Throw Like a Girl, Read Like a Girl, Write Like a Girl

March 16 2010

I enjoy reading articles about the publishing industry gathered from a variety of sources in the online Romance Writers Report.  

Now that I am (FINALLY) a published author, I find the latest book sales statistics fascinating. I am curious about the growing popularity and the astonishing variety of paranormal genres.   

The most recent edition included an article from the Yale Herald, titled “In defense of romance: Proving the stereotypes Wrong,” by Katherine Orazem.   

I can’t seem to get that article out of my head.

The topic of romance writing was introduced at Yale University, when two authors, Andrea DaRif and Lauren Willig, both alums, returned to campus to teach a seminar called “Reading the Historical Romance.”   

Orazem got to her point quickly by describing the 15 books reviewed one Sunday in the New York Times, and then pointing out that the only place a romance novel was named anywhere in that section was on the Best Seller List.  I repeat, ON THE BEST SELLER LIST.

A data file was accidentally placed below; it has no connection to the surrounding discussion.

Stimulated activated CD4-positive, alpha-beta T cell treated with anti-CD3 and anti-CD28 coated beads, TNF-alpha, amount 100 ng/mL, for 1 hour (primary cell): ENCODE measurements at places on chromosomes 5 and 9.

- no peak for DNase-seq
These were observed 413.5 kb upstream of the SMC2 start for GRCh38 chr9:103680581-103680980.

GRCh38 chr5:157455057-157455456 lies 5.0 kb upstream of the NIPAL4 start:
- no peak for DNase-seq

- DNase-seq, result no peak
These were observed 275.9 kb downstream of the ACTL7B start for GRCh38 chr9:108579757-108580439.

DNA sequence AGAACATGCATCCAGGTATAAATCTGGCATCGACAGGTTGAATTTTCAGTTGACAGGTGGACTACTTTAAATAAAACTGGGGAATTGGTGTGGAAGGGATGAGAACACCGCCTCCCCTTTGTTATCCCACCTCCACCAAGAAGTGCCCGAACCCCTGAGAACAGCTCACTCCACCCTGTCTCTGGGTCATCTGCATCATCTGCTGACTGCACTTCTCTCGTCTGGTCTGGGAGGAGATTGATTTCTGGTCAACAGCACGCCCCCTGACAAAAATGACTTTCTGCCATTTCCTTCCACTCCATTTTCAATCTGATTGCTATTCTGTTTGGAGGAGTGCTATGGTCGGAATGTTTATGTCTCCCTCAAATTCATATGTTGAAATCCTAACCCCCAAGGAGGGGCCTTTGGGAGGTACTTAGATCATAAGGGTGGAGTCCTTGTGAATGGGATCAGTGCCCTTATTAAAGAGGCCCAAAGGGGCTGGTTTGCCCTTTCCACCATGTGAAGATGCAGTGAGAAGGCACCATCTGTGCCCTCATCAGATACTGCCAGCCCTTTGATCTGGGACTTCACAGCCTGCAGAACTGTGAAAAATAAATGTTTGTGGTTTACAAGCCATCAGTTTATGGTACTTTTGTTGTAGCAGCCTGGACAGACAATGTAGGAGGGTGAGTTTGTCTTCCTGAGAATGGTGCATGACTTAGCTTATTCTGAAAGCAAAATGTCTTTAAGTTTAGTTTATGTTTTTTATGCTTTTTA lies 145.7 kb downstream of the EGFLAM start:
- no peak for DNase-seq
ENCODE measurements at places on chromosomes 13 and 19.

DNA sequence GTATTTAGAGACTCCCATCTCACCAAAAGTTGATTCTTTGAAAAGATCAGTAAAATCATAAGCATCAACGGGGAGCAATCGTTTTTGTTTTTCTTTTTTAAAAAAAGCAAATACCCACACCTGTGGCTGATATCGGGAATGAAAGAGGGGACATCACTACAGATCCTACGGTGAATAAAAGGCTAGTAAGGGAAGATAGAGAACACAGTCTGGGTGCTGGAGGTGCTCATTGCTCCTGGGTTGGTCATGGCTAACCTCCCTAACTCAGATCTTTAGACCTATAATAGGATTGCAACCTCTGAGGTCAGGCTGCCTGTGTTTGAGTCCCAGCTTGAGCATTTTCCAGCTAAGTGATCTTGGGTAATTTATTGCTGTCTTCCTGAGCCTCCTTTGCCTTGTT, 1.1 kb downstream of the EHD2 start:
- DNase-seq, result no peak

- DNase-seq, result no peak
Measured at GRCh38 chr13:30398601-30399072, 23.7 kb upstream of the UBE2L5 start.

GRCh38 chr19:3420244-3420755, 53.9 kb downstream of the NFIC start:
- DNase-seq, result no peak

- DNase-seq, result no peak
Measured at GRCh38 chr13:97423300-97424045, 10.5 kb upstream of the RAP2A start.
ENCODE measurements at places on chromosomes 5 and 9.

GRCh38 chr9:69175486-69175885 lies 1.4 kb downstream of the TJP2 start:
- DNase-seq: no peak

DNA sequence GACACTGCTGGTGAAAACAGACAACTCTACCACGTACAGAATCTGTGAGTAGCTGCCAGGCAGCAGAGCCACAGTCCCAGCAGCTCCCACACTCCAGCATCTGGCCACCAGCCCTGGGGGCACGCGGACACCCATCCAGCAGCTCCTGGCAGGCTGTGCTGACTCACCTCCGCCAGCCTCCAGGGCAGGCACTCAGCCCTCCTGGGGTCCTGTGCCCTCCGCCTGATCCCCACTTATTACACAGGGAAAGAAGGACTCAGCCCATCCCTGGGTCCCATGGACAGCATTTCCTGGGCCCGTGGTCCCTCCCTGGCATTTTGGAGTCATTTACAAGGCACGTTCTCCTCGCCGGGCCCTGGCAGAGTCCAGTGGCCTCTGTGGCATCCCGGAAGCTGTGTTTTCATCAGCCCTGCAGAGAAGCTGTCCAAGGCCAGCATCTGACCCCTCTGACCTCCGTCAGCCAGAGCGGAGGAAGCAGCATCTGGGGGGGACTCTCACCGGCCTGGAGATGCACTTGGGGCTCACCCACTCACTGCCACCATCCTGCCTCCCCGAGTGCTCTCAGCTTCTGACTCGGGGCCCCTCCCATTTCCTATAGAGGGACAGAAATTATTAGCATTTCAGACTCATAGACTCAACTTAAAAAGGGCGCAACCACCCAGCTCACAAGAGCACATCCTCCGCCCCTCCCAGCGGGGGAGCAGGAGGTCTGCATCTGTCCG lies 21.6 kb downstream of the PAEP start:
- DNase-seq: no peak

Orazem brought up these statistics that most of us romance authors have known for awhile: at least ten of the twenty most purchased paperback books in any week are romances; and romance fiction has the largest market share of all the genres.  

Willig went on to ask a question that had never occurred to me: “Why are romances met with such resounding silence by the mainstream press?”  

The easy answer is that all romance novels are poorly written, boring and/or a waste of anyone’s time.  

Another possible answer is, the New York Times doesn’t review books that have happy endings and are purchased by females.

Thanks to Marilyn Stasio’s monthly column in the Sunday Times, I have encountered and gobbled up the works of many of my favorite authors. Like romance, the mystery genre has not always been held in esteem by the literati. There may even have been a time when those books weren’t reviewed either.

 

A Modest Proposal by A. Y. Stratton

Hey, guys over there in that august periodical, I propose that you reserve a half-page of copy (every so often) to review the best romances. If you look, you will find them. Along the way you might even attract a new supply of faithful readers.